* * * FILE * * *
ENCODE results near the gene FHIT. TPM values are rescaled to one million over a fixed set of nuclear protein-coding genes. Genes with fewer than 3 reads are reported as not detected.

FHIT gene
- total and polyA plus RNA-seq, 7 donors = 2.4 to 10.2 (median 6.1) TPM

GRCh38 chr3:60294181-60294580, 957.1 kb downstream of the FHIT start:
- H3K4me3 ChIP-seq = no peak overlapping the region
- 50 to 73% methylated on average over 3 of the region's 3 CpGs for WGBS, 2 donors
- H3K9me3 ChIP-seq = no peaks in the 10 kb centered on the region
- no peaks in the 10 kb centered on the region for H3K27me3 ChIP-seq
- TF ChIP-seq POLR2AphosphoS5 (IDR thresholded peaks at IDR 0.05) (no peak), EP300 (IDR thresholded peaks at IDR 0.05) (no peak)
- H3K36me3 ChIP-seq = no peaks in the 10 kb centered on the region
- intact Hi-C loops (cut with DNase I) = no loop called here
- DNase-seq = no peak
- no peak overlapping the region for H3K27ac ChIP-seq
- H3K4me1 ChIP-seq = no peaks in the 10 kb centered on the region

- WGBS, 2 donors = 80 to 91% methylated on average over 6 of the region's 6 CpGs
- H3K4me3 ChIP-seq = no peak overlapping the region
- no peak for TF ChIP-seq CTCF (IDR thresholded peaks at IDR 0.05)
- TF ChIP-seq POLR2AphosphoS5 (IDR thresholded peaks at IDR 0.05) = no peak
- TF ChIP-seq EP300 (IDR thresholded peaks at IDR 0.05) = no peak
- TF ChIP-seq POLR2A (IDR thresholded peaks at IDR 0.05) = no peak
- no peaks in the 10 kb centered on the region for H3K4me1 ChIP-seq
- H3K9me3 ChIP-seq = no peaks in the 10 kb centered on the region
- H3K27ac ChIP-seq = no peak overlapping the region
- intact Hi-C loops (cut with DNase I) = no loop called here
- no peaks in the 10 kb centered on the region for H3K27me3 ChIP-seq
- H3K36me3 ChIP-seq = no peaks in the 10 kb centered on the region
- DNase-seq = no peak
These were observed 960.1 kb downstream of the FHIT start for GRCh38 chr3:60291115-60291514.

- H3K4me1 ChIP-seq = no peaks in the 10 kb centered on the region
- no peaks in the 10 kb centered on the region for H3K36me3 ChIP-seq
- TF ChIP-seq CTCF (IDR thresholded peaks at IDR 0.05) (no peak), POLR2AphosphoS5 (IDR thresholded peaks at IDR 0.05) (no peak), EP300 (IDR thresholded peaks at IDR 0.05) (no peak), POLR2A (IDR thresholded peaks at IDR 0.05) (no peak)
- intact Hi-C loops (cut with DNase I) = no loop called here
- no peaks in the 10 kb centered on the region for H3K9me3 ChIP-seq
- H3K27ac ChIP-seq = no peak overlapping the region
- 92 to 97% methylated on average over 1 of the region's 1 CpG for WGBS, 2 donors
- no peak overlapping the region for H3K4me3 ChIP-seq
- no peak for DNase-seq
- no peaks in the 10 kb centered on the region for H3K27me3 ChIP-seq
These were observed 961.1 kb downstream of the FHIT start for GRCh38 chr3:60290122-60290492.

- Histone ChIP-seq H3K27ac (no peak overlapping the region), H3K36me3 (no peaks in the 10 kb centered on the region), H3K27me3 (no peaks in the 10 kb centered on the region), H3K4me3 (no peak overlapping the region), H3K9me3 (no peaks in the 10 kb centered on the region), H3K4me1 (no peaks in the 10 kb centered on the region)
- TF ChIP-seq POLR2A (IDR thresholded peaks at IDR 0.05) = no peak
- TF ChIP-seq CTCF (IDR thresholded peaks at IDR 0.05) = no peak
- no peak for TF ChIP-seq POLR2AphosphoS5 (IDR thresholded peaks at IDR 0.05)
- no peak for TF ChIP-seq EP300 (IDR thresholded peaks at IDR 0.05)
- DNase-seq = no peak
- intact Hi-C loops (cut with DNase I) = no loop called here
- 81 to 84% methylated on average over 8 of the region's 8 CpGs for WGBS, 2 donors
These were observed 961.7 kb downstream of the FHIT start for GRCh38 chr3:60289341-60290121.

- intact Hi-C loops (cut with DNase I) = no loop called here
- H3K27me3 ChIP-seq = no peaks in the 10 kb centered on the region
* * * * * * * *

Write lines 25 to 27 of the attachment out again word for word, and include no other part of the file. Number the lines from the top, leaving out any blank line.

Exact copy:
- no peaks in the 10 kb centered on the region for H3K27me3 ChIP-seq
- H3K36me3 ChIP-seq = no peaks in the 10 kb centered on the region
- DNase-seq = no peak